• Wall Mount Fireplace

    I like the Cottage Mini

  • Mike Ross

    Most of these options will not work if you are not home. Are you going to let a propane heater go all day when your at work? A mini-split a.c. unit with a heat pump will double as a heater, and solar heating will help offset the electric heat demand during the day time while your at work. When you come home you can switch to the above mentioned.

  • tunnelportterror .

    if you heat a room or small home with propane or natural gas, make sure you vent the heater. the nonvented units make the house stuffy and create co2 and co gas, and make you dizzy if you stay in the house. we monitored a nat gas insert that is unvented and it typically creates 15-25 ppm co gas in the house, and this is heating 3 rooms and a hallway. the vented heaters work much better, because they can burn hotter without suffocating the occupants. the nonvented heaters have co detectors built in that kick off the unit if it goes to high, but even at low levels it makes you sleepy and dizzy

  • Daniel Kleinman

    Espar Diesel (or Kerosene) heater (D2, or larger depending on Sqft)
    Pros- , 1300$ Quiet and heats through arctic winters for less than 1$ a day.
    cons- required 12v electricity like the propane heater.

  • Tinyhousewife

    Great post. Our Tinyhome is in the Subzero climate of Alaska. We chose a laser 30 Toyostove that runs on diesel [they retail about $1300 at our local store] This is our basic heat system. We stay very cozy.

  • 8o88y

    The Jutul 602 is too big for most tiny houses, I think, unless you want to leave the windows open a crack. I used to heat a 1200 sq. ft. house with one. The installed heating system was electric baseboard, and the cost of that heat gave me the incentive to install the Jotul. At first, I had it hooked up through the fireplace, and had a sheetmetal guy make me up a sheet traced from the damper, with a stovepipe collar and s-shaped clips around the edges like those used to hold the screen in a storm door. That worked pretty well. Later I ripped out the fireplace and built a full-height semi-circular brick wall set back into the chimney and insulated the space between this inner wall and the outer chimney wall. At the top, I put a thin, reinforced, semi-circular concrete slab with a hole for the stovepipe, and above that, 6″ clay thimbles instead of the big rectangular flues. That arrangement eliminated the need for any electric heat, despite living in an area with occasional blow-zero lows and average January lows of 20 degrees. We did have 14″ of attic insulation, but the walls only had 3-1/2″. The house wasn’t especially tight, having been built in 1971. At any rate, this should give people a sense for the heating capacity of the Jotul 602.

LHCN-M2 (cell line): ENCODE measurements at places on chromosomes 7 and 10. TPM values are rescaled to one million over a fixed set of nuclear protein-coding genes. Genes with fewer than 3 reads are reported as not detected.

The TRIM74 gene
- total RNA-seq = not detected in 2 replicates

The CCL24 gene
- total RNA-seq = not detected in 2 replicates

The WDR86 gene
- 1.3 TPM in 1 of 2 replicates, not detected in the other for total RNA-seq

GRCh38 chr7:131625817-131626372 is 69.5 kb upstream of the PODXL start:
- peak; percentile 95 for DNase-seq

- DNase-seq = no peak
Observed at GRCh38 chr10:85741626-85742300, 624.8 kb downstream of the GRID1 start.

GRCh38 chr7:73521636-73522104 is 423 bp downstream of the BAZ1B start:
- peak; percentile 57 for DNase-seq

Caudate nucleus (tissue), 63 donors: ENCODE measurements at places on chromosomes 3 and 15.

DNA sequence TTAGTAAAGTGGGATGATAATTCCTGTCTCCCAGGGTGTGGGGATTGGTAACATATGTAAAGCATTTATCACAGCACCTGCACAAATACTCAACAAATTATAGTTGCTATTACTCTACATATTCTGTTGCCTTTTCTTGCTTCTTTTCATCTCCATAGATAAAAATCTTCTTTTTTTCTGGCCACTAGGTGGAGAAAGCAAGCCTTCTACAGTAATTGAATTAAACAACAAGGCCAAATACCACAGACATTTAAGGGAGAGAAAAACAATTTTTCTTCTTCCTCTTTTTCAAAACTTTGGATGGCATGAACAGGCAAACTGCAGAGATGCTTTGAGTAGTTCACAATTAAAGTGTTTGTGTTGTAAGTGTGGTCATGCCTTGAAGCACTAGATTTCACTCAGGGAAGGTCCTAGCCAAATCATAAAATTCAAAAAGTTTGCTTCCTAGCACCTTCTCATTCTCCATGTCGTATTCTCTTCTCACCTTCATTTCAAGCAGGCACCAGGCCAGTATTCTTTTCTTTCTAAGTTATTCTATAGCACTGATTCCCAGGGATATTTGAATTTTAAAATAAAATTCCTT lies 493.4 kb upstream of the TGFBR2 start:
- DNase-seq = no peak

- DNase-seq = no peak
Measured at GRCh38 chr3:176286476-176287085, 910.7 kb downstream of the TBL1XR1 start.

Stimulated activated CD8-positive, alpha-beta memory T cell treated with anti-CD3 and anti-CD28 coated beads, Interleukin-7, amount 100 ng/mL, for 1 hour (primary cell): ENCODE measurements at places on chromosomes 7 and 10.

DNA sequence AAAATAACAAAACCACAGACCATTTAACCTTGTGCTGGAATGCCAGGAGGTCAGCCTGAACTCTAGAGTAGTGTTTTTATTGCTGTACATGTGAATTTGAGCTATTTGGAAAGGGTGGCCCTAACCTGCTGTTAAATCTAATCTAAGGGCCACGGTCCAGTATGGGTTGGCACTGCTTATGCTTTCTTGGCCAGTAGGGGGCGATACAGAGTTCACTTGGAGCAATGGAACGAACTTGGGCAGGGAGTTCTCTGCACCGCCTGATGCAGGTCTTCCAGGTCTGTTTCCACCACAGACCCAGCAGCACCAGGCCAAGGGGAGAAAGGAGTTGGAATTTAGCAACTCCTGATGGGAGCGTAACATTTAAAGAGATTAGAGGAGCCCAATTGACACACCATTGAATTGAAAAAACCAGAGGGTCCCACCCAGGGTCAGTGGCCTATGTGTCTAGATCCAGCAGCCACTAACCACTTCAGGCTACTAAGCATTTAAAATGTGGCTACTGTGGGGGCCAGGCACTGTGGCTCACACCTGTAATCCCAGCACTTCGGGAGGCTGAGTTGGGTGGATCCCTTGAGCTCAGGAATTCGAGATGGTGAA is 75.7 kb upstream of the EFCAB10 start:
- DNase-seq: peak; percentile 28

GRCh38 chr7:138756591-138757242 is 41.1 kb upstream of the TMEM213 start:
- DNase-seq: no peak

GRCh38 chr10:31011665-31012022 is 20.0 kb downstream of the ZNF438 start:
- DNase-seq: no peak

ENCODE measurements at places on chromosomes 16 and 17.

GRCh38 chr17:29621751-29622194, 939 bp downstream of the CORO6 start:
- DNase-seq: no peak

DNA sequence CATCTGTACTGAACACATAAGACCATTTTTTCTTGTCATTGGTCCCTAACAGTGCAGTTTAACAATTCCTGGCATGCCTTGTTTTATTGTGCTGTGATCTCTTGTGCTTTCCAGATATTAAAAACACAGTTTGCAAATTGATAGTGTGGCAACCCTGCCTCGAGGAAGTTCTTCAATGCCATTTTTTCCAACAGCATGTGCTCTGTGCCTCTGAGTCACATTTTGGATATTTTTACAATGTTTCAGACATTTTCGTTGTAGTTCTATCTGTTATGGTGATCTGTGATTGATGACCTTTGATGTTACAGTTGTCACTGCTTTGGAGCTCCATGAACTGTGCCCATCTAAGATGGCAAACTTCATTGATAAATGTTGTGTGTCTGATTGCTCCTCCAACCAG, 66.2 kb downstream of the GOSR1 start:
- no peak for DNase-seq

– I was able to buy log slabs from a local sawmill, a much cheaper source of firewood than larger stoves. It may take a while to learn how to set the stove to last all night, but we were able to wake up to a reasonably warm house even on below-zero mornings.
    – For a tiny house, I’d recommend one of the smaller stoves made for boats. These might be tough to set up to burn all night, though.

  • Leah

    Is it necessary to put thermal drapes on the large south windows be prevent heat loss evenings/nights? I would think heat loss would be a problem in the northern climates of Ontario (where I will be living) and also the northern states.

  • Grace Bradford

    This has been my plan exactly; however, I’ve been doing a lot of research lately and there seems to be quite a bit of gripe about radiant hearing in a Tiny House. Not sure if it’s worth it??